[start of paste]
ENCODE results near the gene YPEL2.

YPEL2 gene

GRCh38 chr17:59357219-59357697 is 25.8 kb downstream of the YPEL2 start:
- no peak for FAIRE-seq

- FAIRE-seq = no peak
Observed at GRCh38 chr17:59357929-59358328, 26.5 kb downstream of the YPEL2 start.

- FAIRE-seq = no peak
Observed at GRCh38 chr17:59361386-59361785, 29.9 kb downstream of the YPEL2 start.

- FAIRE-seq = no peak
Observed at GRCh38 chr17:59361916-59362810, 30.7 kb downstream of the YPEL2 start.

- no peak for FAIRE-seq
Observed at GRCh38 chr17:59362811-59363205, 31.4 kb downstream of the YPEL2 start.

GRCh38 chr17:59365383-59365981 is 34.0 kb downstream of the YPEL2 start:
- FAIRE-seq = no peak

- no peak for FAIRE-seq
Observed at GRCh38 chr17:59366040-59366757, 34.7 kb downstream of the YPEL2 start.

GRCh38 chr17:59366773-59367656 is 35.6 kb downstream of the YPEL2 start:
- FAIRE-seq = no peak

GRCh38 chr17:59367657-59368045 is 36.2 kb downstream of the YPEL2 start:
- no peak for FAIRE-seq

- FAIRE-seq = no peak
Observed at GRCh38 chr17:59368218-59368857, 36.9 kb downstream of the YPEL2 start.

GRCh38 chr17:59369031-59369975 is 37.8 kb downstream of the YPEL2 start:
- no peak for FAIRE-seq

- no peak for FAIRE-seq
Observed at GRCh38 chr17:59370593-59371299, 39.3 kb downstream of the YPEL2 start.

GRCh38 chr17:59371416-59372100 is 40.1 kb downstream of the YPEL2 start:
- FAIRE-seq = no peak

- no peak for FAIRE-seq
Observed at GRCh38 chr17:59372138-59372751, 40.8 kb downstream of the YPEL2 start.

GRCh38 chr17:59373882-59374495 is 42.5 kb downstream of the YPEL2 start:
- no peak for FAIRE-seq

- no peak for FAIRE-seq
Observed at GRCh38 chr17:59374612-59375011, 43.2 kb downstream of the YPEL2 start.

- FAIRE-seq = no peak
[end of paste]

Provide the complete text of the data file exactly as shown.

ENCODE results near the gene YPEL2.

YPEL2 gene

GRCh38 chr17:59357219-59357697 is 25.8 kb downstream of the YPEL2 start:
- no peak for FAIRE-seq

- FAIRE-seq = no peak
Observed at GRCh38 chr17:59357929-59358328, 26.5 kb downstream of the YPEL2 start.

- FAIRE-seq = no peak
Observed at GRCh38 chr17:59361386-59361785, 29.9 kb downstream of the YPEL2 start.

- FAIRE-seq = no peak
Observed at GRCh38 chr17:59361916-59362810, 30.7 kb downstream of the YPEL2 start.

- no peak for FAIRE-seq
Observed at GRCh38 chr17:59362811-59363205, 31.4 kb downstream of the YPEL2 start.

GRCh38 chr17:59365383-59365981 is 34.0 kb downstream of the YPEL2 start:
- FAIRE-seq = no peak

- no peak for FAIRE-seq
Observed at GRCh38 chr17:59366040-59366757, 34.7 kb downstream of the YPEL2 start.

GRCh38 chr17:59366773-59367656 is 35.6 kb downstream of the YPEL2 start:
- FAIRE-seq = no peak

GRCh38 chr17:59367657-59368045 is 36.2 kb downstream of the YPEL2 start:
- no peak for FAIRE-seq

- FAIRE-seq = no peak
Observed at GRCh38 chr17:59368218-59368857, 36.9 kb downstream of the YPEL2 start.

GRCh38 chr17:59369031-59369975 is 37.8 kb downstream of the YPEL2 start:
- no peak for FAIRE-seq

- no peak for FAIRE-seq
Observed at GRCh38 chr17:59370593-59371299, 39.3 kb downstream of the YPEL2 start.

GRCh38 chr17:59371416-59372100 is 40.1 kb downstream of the YPEL2 start:
- FAIRE-seq = no peak

- no peak for FAIRE-seq
Observed at GRCh38 chr17:59372138-59372751, 40.8 kb downstream of the YPEL2 start.

GRCh38 chr17:59373882-59374495 is 42.5 kb downstream of the YPEL2 start:
- no peak for FAIRE-seq

- no peak for FAIRE-seq
Observed at GRCh38 chr17:59374612-59375011, 43.2 kb downstream of the YPEL2 start.

- FAIRE-seq = no peak